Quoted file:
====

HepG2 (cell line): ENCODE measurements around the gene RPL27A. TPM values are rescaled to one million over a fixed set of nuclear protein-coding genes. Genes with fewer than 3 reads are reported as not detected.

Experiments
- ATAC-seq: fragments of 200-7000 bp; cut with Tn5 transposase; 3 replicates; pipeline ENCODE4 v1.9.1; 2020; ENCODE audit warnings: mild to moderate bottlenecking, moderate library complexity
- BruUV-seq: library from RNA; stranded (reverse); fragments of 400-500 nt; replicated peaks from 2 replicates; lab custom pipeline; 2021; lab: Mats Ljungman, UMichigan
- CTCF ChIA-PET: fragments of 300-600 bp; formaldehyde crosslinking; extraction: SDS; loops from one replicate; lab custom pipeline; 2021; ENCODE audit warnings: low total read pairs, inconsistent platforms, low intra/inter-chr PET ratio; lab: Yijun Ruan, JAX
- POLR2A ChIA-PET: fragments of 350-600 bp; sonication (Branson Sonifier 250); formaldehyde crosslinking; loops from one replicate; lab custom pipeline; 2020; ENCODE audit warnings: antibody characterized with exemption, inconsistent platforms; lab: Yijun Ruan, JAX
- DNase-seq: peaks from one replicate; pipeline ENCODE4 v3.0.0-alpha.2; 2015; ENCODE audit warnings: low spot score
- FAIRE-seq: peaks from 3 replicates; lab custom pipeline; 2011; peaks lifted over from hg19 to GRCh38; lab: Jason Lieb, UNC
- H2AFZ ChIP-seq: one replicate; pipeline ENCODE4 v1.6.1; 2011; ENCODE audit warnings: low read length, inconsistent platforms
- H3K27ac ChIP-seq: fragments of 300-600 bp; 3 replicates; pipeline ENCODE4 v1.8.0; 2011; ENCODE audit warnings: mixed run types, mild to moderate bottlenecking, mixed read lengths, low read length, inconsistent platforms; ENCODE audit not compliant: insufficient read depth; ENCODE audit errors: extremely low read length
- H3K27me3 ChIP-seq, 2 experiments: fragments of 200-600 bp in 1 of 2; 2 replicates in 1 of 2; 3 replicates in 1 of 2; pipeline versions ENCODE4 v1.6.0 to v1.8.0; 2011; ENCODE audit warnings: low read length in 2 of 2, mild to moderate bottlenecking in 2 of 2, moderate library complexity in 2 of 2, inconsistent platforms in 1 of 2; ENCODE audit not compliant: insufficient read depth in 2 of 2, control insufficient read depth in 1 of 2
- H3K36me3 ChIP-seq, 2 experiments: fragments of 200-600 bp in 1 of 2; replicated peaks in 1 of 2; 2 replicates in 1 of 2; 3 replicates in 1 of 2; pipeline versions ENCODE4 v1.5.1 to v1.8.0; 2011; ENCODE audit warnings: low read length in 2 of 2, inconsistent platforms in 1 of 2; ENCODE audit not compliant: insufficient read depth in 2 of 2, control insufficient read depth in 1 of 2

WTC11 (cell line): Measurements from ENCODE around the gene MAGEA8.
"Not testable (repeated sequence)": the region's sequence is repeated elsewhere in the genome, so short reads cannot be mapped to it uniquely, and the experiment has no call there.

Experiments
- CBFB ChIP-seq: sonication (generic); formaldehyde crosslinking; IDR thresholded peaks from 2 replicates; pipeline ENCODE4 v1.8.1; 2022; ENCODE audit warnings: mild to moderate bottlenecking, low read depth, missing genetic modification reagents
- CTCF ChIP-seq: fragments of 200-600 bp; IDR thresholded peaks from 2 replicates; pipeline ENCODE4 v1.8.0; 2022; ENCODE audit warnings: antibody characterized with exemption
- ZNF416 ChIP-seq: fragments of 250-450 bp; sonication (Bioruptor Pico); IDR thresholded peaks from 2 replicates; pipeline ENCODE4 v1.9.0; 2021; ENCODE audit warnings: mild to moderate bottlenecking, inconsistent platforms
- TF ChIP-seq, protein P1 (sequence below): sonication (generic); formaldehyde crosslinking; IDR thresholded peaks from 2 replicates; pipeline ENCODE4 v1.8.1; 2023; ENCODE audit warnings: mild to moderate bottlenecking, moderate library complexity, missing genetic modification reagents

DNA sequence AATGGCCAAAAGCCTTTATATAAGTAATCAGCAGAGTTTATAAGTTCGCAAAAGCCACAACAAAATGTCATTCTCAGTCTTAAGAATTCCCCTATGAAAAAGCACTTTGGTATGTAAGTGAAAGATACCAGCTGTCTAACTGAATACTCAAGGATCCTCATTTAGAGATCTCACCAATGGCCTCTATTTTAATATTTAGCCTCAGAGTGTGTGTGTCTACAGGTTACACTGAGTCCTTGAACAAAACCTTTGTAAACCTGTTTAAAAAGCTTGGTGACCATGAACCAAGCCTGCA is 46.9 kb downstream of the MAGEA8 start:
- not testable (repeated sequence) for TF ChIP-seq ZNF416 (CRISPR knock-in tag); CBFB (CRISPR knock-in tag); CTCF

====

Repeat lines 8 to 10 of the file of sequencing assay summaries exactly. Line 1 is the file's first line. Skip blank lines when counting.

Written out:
- FAIRE-seq: peaks from 3 replicates; lab custom pipeline; 2011; peaks lifted over from hg19 to GRCh38; lab: Jason Lieb, UNC
- H2AFZ ChIP-seq: one replicate; pipeline ENCODE4 v1.6.1; 2011; ENCODE audit warnings: low read length, inconsistent platforms
- H3K27ac ChIP-seq: fragments of 300-600 bp; 3 replicates; pipeline ENCODE4 v1.8.0; 2011; ENCODE audit warnings: mixed run types, mild to moderate bottlenecking, mixed read lengths, low read length, inconsistent platforms; ENCODE audit not compliant: insufficient read depth; ENCODE audit errors: extremely low read length